Page 5 SPACEPORT NEWS October 15, 1999 Clean Cities ...(Continued from Page 1)pressive, Shriver noted, commenting on his STS-31 mission. Our orbit carried us up to the southern coastline of the U.S. and the Gulf Coast, and when we looked north several times coming through that part of the orbit, we could see well beyond the Great Lakes and into Canada from that vantage point. Shriver pointed out that an orbiters altitude and speed in space offer other interesting observations. When traveling roughly 18,000 miles an hour, you go around the Earth completely once every 90 minutes, he said. This produces a new perspective on the size of the Earth; it effectively shrinks the size of the Earth, and you begin to get the sense that this is a little more fragile place than were all accustomed to thinking about. His comments punctuated the central point of the ceremony promoting local government and industry partnerships to encourage and expand the use of alternative fuels. These partnerships should provide an expanding network to improve and maintain good air quality while conserving energy resources. The ceremony was also the kickoff for the Federal Alternative Fuel Vehicle USER Program. This program is an interagency task force led by the U.S. Department of Energy and the General Services Administration (GSA) to increase the number of alternative fuel vehicles in federal fleets andAt left, STS-31 Commander Loren Shriver, holding a HASSELBLAD camera, looks away from his Earth observation work on the aft flight deck of Discovery to smile for a fellow crewmember's snap shot. Above, this high oblique view of Madagascar, taken during that mission, shows that the majority of this Texas-sized island is now largely deforested and is suffering from severe soil erosion. That has led as well to declining biological species diversity. At the turn of the century, the island was almost totally forested, but now, forests cover only about 10 percent of the surface. Evidence of soil erosion can be seen in the offshore sediment plumes. Below, The Florida Space Coast Clean Cities Coalition logo represents nine Florida counties committed to using alternative fuel vehicles to curb air pollution from auto emissions and to helping to promote energy independence from foreign oil. More information about the coalition can be found at substantially increase the use of alternative fuels. The area of Melbourne/Titusville/Kennedy Space Center was designated as one of six regions across the country in which the number of alternative fuel vehicles would be increased. Indeed, Kennedy Space Center was recognized during the ceremony as one of the coalitions leading examples of expanding the use of alternative fuel vehicles and developing refueling capability. KSCs alternative fuel vehicle leadership within NASA supports NASAs top 10 position in the number of alternative fuel vehicles in federal agency fleets, Shriver pointed out, and were very proud of that fact. H.T. Everett, chief, liquid propellants and fluids management, Logistics Directorate, pointed out that partnerships among NASA, the Department of Energy, the General Services Administration and industry resulted in KSCs state-ofthe-art refueling facility and the deployment of 165 alternative fuel vehicles in KSCs fleet, which is the largest of any NASA location. Shriver noted that the designation of the Space Coast and central Florida area as the 75th Clean City dove-tails nicely with NASAs goals of education and technology advances without negative impact to the environment. As we strive to make this area of Florida the number one launch choice in the world, he said, we also realize the men and women who do that work want to live in a nice, healthy environment. One of the space centers four guiding principles is environmental stewardship particularly critical since KSC is located on the Merritt Island National Wildlife Refuge. Transitioning KSCs ground tranportation vehicles to AFVs supports KSCs guiding principle, Shriver stated, and contributes to our nations energy independence. Shriver included in his remarks some personal observations he made during his three missions in space. In the midst of all this great scenery thats out there, Shriver pointed out, is also great evidence that human beings have been waging war on the environment in several areas of the world, and the results are not good. The island of Madagascar off the east coast of Africa once was a really lush tropical island covered by forest, he said, and in a matter of probably 20 to 30 years, just about everything on that island except whats up at the top of the high mountains on the eastern backbone of the island was cleared away. When you fly over it at the altitude that we were, you can see the entire island. And all the rivers that drain down from the mountains are just clogged with erosion... We have to remember to take care of the environment.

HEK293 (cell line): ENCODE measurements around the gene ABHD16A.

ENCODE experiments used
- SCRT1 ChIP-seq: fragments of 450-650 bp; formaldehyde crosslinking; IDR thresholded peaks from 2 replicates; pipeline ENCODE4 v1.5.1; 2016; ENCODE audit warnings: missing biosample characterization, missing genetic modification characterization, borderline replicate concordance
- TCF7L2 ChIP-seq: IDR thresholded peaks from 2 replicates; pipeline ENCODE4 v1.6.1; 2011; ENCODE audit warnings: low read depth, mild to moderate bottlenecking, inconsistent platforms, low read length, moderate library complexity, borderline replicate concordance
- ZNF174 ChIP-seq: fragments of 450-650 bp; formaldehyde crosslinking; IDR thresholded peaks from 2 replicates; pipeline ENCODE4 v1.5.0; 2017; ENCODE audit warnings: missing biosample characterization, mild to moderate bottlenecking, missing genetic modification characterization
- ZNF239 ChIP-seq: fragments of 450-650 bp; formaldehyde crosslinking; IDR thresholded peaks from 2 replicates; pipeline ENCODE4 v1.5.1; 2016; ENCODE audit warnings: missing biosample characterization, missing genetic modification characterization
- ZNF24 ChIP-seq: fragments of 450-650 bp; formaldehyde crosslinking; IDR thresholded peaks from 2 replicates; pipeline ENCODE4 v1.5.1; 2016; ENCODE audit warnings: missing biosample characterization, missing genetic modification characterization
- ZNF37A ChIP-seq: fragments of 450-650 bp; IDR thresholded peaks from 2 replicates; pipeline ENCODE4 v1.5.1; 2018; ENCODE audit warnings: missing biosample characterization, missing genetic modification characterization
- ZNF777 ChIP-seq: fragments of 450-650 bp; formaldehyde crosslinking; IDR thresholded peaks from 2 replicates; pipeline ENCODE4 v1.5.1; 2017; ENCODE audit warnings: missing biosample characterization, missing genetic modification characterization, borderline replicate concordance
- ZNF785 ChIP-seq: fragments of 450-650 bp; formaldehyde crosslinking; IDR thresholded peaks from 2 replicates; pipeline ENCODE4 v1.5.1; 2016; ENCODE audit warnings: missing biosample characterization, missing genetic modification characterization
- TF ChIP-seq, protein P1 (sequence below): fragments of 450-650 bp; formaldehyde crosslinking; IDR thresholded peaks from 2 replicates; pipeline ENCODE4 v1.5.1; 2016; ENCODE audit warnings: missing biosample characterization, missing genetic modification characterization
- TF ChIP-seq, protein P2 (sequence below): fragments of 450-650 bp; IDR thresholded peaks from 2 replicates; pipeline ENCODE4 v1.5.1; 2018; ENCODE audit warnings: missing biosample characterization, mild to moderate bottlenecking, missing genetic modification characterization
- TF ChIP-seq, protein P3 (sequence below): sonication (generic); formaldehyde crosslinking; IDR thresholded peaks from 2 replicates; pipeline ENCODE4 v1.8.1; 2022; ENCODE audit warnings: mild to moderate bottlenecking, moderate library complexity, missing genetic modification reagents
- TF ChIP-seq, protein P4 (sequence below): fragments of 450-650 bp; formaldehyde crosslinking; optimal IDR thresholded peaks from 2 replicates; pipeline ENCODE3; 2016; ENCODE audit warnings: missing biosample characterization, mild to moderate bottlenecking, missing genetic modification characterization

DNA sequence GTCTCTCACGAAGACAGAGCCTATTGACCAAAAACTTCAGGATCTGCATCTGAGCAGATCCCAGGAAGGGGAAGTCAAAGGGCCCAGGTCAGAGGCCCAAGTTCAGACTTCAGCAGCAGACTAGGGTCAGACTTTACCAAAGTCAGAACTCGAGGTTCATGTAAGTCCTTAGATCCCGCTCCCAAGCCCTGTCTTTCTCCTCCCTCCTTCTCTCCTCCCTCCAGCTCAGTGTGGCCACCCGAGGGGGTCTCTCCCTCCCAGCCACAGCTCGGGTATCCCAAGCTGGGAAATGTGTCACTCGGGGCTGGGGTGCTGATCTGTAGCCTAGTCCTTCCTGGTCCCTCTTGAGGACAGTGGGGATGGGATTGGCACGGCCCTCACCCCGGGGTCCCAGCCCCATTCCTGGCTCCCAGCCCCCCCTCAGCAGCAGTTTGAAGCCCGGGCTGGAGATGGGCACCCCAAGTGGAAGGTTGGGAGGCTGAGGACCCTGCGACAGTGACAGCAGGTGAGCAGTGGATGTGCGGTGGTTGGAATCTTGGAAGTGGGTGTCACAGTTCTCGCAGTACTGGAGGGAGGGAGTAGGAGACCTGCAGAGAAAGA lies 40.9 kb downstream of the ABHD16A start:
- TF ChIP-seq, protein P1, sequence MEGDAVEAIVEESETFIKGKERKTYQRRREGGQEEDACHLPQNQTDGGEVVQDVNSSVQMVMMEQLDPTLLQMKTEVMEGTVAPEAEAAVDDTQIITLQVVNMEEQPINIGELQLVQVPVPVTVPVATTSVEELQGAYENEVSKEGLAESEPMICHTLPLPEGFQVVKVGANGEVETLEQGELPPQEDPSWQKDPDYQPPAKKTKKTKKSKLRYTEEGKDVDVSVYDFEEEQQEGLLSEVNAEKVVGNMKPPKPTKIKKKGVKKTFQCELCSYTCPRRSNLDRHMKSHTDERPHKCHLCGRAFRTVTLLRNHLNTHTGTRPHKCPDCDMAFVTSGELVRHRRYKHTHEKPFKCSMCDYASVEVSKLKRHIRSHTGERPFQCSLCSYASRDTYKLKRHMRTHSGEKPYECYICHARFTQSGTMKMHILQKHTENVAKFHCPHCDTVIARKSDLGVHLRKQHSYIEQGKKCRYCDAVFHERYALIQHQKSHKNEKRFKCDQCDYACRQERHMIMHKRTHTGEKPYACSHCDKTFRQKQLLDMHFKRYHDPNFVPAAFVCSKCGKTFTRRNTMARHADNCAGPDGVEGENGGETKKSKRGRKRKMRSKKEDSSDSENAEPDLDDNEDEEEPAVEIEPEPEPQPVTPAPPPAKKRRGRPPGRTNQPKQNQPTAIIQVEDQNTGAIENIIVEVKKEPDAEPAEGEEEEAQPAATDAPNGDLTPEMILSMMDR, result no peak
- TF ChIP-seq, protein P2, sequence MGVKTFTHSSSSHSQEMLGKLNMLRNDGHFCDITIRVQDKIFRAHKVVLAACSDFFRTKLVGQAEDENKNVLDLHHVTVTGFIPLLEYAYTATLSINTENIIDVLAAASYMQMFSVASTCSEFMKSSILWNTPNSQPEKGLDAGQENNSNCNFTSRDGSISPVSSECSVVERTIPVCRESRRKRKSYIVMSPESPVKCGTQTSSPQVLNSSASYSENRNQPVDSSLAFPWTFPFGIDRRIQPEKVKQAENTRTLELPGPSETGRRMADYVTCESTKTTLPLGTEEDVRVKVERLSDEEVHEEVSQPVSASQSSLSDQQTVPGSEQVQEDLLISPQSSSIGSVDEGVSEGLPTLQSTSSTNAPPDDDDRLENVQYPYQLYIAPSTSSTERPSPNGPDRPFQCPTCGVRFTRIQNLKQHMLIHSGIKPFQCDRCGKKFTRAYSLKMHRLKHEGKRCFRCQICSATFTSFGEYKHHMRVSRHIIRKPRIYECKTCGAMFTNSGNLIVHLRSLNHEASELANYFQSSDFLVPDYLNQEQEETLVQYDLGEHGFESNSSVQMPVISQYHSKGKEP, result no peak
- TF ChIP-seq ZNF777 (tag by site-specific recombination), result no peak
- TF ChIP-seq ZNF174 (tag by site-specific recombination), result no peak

John F. Kennedy Space Center Managing editor. . . . . . . . . . . . . . . . . Bruce Buckingham Editor. . . . . . . . . . . . . . . . . . . . . . . Susan Maurer Editorial support provided by Information Dynamics Inc. Writers Group. NASA at KSC is on the Internet at USGPO: 533-128/00017Spaceport News Spaceport News is an official publication of the Kennedy Space Center and is published on alternate Fridays by the Public Affairs Office in the interest of KSC civil service and contractor employees. Contributions are welcome and should be submitted two weeks before publication to the Media Services Branch, AB-F1. E-mail submissions can be sent to SPACEPORT NEWSOctober 15, 1999 Page 6 The International Space Station starboard truss, which will become the backbone of the orbiting International Space Station (ISS), arrived on Oct. 6 at KSCs Shuttle Landing Facility aboard the Super Guppy transport aircraft. It was flown from a division of the Boeing Company in Huntsville, Ala. This truss segment, designated S1, is a 45-by-15 foot aluminum structure weighing 30,800 pounds when fully outfitted and ready for launch. The primary function of S1 is to provide heat transport and heat rejection capability required for the International Space Station and to provide structural integrity for the outboard truss segments. Scheduled for launch in the summer of 2001, astronauts will attach the S1 truss in space to the previously launched S0 truss.International Space Station starboard truss segment at KSC During processing at KSC, the S1 truss will be outfitted with the thermal control radiators, the Crew and Equipment Translation Aid (CETA) cart, S-band communication equipment and external video equipment. Additional items to be integrated at KSC include the command and data handling processors (C&DH), the Direct Current (DC) conversion units, and the Secondary Power Distribution Assemblies (SPDA). Once completed, the truss will undergo functional testing of integrated electrical and dataKennedy Space Centers Combined Federal Campaign is in full swing The 1999 KSC Combined Federal Campaign (CFC) got off to a rousing start with a spirited kickoff on Oct. 1 in the Training Auditorium. The gospel group Remember Me led all in attendance in a lively rendition of the national anthem. Loren Shriver, KSCs deputy director for Launch and Payload Processing, and Barbara Brown, NASAs chief information officer at KSC, who chairs this years campaign, both challenged unit coordinators, key solicitors and the NASA at KSC workforce to rise to the occasion and once again show that we are those who care and that we share! This years guest speaker, Brenda Harris, executive director, Exchange Club Center for the Prevention of Child Abuse (also known as Yellow Umbrella), a United Way of Brevard County Member Organization, gave a stirring set of remarks that reminded KSC employees where their contributions go and just what they can do. The campaign has now reached the halfway point, and contributions are continuing to pour in. NASA employees can check the statistics for their own directorates and organizations by visiting the CFC Web site at http://cfc99.ksc. Links to the Web site can be found on the NASA KSC home page and employees internal home page. This years campaign includes weekly prize drawings from the names of all contributors. For people who have not contributed yet, but turn in their contribution forms by Oct. 20, they, along with all previous contribu-Above, Brenda Harris, executive director, Ex-change Club Center for the Prevention of Child Abuse (a.k.a. Yellow Umbrella), spoke at Kennedy Space Centers kickoff meeting for the Combined Federal Campaign on Oct. 1.tors, will be eligible for the third week drawing, the prize of which will be a $50 gift certificate for the winner to spend at the NASA Exchange. The fourth weeks drawing will award four passes for the Kennedy Space Center Visitors Complexs Bus Tour and an IMAX Movie. The drawings will culminate with a Grand Prize drawing at the conclusion of the campaign, which will award a $100 gift certificate to the NASA Exchange, plus two passes on the Center Directors bus for an upcoming Shuttle launch, as well as a photograph with the center director. The International Space Station S1 truss arrived at KSCs Shuttle Landing Facility on Oct. 6. systems, which includes MultiElement Integrated Tests. The S1 truss was transported to the Operations and Checkout Building, which has recently been reconfigured from processing Spacelab modules to processing ISS trusses.